According to the invention, the lactam recovered after the hydrogenation treatment and optionally the separation of the ammonia can be subjected to various known purification stages described in numerous patents, such as, for example Patent US 5,496,941, WO 98/05636, and the like.
The possible treatments are oxidation,
distillation in acidic or basic medium, liquid/liquid extraction, treatment over ion-exchange resins, or crystallization, for example.
All these treatments are given solely by way of example, it is possible for all of them to be carried out or just some of them, in any order.
Other advantages and details of the invention will become more clearly apparent in the light of the examples given below solely by way of indication, without any limiting effect on the invention.
Comparative Example 1
An aqueous solution composed of 60% of caprolactam resulting from a cyclizing hydrolysis of 6-aminocapronitrile, the conditions of which are disclosed in French Patent Application 2,714,379, is continuously introduced into a hydrogenation reactor at 80°C under 25 bar charged with 5% of Raney nickel as hydrogenation catalyst.
This caprolactam solution no longer comprises ammonia, the latter having been distilled off on leaving the cyclizing hydrolysis stage.
The UV number of this measured solution is 24 at 290 nm.
The UV number of the solution exiting from the hydrogenation stage is periodically monitored in order to determine the efficiency of the hydrogenation and thus the activity of the catalyst.
The results are shown in the table hereinbelow.
The results show that the catalyst has lost its activity from the 2nd day of operating.
Example 1 is repeated but using as solution of caprolactam in water to which has been added ammonia, in order to obtain a solution comprising 90 g/1 of ammonia and 61% of caprolactam.
The caprolactam solution, before treatment, exhibits a UV number, measured at 290 nm, of 1.6.
The results are shown in the following table.
These results clearly show the effect of the presence of ammonia on the preservation of the activity of the catalyst. Thus, after operating for eight days, the UV number of the resulting solution is identical to that obtained at the beginning of the operation. The hydrogenation treatment retains its efficiency.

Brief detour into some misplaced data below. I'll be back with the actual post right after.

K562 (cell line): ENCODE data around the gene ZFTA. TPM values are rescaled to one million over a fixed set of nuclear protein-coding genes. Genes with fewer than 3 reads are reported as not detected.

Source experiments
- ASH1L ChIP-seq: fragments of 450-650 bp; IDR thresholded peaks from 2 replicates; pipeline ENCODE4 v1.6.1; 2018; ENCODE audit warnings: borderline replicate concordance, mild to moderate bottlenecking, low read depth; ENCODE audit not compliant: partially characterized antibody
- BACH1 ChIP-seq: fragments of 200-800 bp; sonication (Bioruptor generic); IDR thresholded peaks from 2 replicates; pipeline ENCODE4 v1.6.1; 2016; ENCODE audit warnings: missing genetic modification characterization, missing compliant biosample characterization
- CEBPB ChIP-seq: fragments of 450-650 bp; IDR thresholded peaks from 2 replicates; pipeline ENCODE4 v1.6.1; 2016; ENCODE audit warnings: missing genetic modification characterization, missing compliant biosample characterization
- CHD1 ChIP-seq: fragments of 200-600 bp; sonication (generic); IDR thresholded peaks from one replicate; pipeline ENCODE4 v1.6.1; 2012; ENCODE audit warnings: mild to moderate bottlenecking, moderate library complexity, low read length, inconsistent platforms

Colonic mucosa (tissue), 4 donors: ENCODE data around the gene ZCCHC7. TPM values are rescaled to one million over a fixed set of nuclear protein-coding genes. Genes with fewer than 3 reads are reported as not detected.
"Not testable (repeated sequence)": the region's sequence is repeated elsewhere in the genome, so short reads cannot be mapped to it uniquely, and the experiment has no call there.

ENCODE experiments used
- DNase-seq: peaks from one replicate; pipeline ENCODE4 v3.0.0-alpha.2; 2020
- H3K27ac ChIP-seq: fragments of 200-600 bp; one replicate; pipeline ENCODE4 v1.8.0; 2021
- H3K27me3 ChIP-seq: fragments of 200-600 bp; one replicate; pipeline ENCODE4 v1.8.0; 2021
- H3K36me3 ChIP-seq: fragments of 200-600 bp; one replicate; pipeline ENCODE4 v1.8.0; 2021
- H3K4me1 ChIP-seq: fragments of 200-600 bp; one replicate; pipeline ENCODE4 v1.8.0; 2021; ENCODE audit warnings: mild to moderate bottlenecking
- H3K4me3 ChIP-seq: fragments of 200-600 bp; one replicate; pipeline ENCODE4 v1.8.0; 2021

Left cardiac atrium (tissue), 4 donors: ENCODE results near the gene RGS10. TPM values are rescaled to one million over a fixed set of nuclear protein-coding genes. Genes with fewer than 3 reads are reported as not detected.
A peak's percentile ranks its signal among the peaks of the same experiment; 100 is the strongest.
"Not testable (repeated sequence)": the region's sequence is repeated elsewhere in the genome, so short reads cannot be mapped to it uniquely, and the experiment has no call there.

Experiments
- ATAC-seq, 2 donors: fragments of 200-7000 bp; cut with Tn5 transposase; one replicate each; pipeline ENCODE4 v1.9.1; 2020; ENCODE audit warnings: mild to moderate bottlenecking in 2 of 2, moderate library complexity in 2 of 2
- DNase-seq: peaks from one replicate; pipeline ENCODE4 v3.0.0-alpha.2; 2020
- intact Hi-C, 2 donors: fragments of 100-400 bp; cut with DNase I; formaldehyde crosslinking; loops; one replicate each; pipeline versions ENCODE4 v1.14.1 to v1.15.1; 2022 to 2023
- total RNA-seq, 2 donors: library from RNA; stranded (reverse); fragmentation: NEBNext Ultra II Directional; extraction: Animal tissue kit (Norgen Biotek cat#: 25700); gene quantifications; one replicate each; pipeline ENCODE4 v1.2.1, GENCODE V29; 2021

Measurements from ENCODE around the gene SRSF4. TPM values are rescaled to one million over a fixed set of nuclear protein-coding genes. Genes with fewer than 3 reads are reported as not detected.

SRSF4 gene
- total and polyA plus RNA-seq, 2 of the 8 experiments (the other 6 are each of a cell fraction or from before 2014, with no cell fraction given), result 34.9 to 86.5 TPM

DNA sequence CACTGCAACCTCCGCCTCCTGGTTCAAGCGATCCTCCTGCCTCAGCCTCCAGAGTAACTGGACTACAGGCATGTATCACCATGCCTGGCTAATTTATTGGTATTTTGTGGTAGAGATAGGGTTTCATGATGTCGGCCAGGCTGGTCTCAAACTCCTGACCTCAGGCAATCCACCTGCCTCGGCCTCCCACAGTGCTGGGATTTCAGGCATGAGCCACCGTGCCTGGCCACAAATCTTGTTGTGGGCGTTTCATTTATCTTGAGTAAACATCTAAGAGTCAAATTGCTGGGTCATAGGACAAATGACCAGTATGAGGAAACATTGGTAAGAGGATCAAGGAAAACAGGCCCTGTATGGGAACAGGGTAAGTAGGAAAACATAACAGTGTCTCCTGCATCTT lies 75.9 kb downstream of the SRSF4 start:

The caprolactam solution treated by
hydrogenation according to the conditions of Example 1 is the reaction mixture resulting from the reaction of 6-aminocapronitrile with water. This mixture was subjected to rapid cooling to a temperature of 80°C at the reactor outlet, in order to prevent polycondensation of the caprolactam. The mixture comprises 90 g/1 of ammonia produced by the reaction. This mixture exhibits a UV number at 290 nm of 1.8. The mixture is subjected directly to a hydrogenation according to the conditions of Example 1. The results obtained are given in the table hereinbelow.
Furthermore, the aminocapronitrile which has not been converted to caprolactam 'is completely hydrogenated to hexamethylenediamine, even after the hydrogenation catalyst has been operating for 192 hours.
1. Process for the treatment of a liquid medium comprising at least
one lactam of the kind described herein which consists in subjecting the
said medium to a hydrogenation in the presence of a hydrogenation
catalyst of the kind described herein, characterized in that the medium
comprises dissolved ammonia.
2. Process as claimed in claim 1, wherein the medium comprises a
solvent chosen from the group consisting of alcohols having from 1 to 3
carbon atoms, water and water/alcohol mixtures.
3. Process as claimed in claim 1 or 2, wherein the hydrogenation
treatment is carried out at a temperature of less than 150°C
4. Process as claimed in claim 3, wherein the hydrogenation
treatment is carried out at a temperature of between 50 and 150°C,
preferably between 70°C and 130°C.
5. Process as claimed in one of the preceding claims, wherein the
concentration of dissolved ammonia is greater than 10 g/1.
6. Process as claimed in one of the preceding claims, wherein the
hydrogenation catalyst is chosen from the group consisting of iron,
nickel, cobalt, ruthenium, rhodium, palladium, osmium, iridium and
platinum, taken alone or in combination.
7. Process as claimed in claim 6, wherein the catalyst is a bulk
catalyst or a supported catalyst.
8. Process as claimed in either of claims 6 and 7, wherein the catalyst
comprises at least one additive chosen from the group consisting of
zirconium, manganese, copper, chromium, titanium, molybdenum,
tungsten, iron and zinc.
9. Process as claimed in either of claims 7 and 8, wherein the support
of the catalyst is chosen from the group consisting of active charcoals,
aluminas, silicas, titanium oxides, rare earth metal oxides, zirconium
oxides, zinc oxides, magnesium and/or aluminium silicates or
phosphates, and boron phosphates.
10. Process as claimed in one of claims 7 to 9, wherein the
concentration of catalytic element in the supported catalysts is between
0.01% and 80% by weight, expressed as metal element, with respect to
the weight of catalyst.
11. Process as claimed in one of the preceding claims, wherein the
lactam is ε-caprolactam.
12. Process for the treatment of a liquid medium substantially as
herein described with reference to the foregoing examples.
|Indian Patent Application Number||IN/PCT/2001/00512/DEL|
|PG Journal Number||41/2009|
|Date of Filing||14-Jun-2001|
|Name of Patentee||RHODIA POLYAMIDE INTERMEDIATES,|
|Applicant Address||AVENUE RAMBOZ, F-69190 SAINT-FONS, FRANCE.|
|PCT International Classification Number||C07D 201/16|
|PCT International Application Number||PCT/FR99/02823|
|PCT International Filing date||1999-11-18|